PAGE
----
In my head: Heaven – DJ Sammy and Yanou

There’s a very good reason I haven’t written in a while, and it’s because I got a job.

Now, before everyone goes and gets all excited, the reason I haven’t written isn’t because I’ve been working too much to write. No, it’s because the job sucks so bad that when I get home I don’t want to do anything except sit on my ass and do absolutely nothing.

You see, I gave up working fast food in my teenage years for a very good reason… it bites. While this job isn’t exactly fast food, it’s as close as they could get without calling themselves Subway. It’s a deli. A deli with a bar. And when I took the job it was under the impression that I’d be spending most of my time tending that bar.

Not so. As it turns out, a good ninety percent of my time is spent either making sandwiches for people, or taking them their sandwiches. Bartender and a little bit of waiting tables I’m down with. Playing sandwich boy with a little bit of bartending I’m not.

Let me back up. A couple of months ago, I applied to a place that advertised for a bartender in a “fun” environment. Well, a lot of places advertise themselves as a fun environment, so that wasn’t the main draw. The main draw was the word “bartender”. That’s what I wanted to do. Serve people drinks. In a perfect world, I’d get to hear some good stories that would translate well into short stories, and so would in of itself inspire me to write more.

Ah, were that only true. One day, out of the blue, I got a phone call from the manager of said place. He explained that it was a small bar/café at the airport, and needed someone to tend bar and help out in the café when the bar was slow. Didn’t sound too bad. I believe his words were something like… “Well, not as many people are flying these days, but those that do like to have a little drink beforehand to calm their nerves a little.” Hey, thinks me, that sounds pretty good. Not only do I get to write stories about people in the bar, I get the variety of the traveler. “I came here to find the girl of my dreams, but she wasn’t here.” “My business partner sold his share of the company without telling me, and I’m here to salvage what I can.” That sort of thing.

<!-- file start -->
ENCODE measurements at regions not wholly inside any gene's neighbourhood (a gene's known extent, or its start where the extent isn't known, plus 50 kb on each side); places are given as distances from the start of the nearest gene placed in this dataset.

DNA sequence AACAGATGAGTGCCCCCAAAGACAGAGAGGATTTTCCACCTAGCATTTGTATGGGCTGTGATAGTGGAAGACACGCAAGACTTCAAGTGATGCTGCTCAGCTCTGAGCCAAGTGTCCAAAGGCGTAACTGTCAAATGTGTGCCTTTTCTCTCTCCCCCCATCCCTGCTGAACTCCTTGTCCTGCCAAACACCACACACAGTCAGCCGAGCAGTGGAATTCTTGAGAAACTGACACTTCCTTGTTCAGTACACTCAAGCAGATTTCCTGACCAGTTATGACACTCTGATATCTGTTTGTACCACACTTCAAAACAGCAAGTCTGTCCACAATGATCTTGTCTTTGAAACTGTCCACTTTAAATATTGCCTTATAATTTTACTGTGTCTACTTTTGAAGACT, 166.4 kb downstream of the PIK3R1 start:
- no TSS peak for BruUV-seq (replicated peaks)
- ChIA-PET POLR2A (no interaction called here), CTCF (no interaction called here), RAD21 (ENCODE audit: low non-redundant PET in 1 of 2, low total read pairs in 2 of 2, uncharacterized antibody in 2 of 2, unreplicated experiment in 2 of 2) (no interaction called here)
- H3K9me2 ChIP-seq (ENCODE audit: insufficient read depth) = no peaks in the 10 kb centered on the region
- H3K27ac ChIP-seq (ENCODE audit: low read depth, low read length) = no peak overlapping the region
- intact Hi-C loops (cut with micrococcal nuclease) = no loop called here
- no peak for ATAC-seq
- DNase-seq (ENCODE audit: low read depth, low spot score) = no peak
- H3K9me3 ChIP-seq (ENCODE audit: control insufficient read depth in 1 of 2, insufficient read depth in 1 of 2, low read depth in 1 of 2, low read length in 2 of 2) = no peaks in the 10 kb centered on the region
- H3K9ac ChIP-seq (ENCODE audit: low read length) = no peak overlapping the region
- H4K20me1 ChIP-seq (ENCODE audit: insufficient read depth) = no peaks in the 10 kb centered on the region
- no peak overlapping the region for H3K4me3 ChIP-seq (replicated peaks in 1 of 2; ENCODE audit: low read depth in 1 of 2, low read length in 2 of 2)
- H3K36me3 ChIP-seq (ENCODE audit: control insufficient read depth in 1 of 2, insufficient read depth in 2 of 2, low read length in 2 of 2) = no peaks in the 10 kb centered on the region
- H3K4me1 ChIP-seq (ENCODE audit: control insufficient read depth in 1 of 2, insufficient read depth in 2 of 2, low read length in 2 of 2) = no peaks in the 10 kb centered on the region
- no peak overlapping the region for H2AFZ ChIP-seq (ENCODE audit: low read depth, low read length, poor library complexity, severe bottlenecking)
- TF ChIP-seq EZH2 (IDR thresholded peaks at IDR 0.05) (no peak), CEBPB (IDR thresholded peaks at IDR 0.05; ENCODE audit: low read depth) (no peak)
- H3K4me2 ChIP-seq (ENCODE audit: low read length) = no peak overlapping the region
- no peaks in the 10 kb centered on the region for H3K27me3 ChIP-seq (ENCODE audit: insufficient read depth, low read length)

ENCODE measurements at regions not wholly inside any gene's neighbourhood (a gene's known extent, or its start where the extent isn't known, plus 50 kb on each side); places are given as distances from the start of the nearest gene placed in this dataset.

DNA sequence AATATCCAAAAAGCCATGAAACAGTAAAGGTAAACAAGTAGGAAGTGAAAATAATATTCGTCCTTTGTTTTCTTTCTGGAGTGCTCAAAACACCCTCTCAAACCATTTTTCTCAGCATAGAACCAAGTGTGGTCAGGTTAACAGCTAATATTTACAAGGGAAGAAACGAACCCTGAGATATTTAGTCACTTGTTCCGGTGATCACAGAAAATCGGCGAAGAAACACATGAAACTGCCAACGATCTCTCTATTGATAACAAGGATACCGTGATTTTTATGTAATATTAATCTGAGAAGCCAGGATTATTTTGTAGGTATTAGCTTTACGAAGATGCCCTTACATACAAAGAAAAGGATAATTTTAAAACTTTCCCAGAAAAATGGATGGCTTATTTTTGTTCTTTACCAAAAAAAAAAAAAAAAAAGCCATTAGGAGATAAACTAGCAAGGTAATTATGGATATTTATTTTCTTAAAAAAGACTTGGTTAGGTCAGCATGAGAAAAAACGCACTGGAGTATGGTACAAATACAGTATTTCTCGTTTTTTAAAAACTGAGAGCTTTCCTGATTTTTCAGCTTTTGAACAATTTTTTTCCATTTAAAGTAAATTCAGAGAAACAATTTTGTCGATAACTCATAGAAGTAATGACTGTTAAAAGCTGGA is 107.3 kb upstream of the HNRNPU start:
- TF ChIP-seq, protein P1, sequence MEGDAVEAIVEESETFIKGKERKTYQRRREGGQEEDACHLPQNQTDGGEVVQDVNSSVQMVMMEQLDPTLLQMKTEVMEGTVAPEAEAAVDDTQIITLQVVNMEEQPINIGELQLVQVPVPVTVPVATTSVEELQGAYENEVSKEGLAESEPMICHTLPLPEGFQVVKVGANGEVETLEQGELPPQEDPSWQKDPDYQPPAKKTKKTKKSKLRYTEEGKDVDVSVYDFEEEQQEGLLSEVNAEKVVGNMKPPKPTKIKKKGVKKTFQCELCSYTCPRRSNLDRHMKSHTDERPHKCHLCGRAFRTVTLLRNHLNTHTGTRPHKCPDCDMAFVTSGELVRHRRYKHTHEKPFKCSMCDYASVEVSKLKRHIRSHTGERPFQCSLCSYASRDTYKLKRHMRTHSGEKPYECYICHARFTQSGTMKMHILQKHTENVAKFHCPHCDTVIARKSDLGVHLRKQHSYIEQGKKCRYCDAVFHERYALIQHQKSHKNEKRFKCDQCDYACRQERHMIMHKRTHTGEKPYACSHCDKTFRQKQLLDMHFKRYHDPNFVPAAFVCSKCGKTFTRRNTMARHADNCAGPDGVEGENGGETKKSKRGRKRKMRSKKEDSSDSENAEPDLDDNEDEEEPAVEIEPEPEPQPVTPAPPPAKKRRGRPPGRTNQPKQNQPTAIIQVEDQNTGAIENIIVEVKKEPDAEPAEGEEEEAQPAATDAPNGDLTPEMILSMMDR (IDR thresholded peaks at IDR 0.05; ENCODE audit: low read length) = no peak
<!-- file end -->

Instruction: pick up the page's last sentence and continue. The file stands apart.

Warning bells should have gone off in my head the minute he said, “come on in, and we’ll get you set up with a security pass so you can start.” There was no personal interview. Five minutes on the phone, and I was hired. The thing was, my desperation to find employment was so great that I didn’t think about anything except the fact that I was going to be working again.

I went in to see the place for the first time, and was a little surprised. There was no gloomy counter for the closet alcoholics to sit at, no neon signs, and in fact, very little bar at all. Practically stuck smack dab in the center of an airport atrium, the café with less square footage than my apartment sat looking very much like a Starbucks that served sandwiches. That impression was somewhat apt, since the espresso machine was actually in the “bar”.

At first I was still green enough to think that would be okay. I figured I’d get to add barista to my resume as well, and get some good coffee drink experience. Looking back, I was probably trying to find things about the place that I liked in an effort to hide my initial disappointment. I checked out the bar – which incidentally had a liquor selection only slightly larger than my own – took the paperwork the manager gave me to fill out, and went home to await my schedule.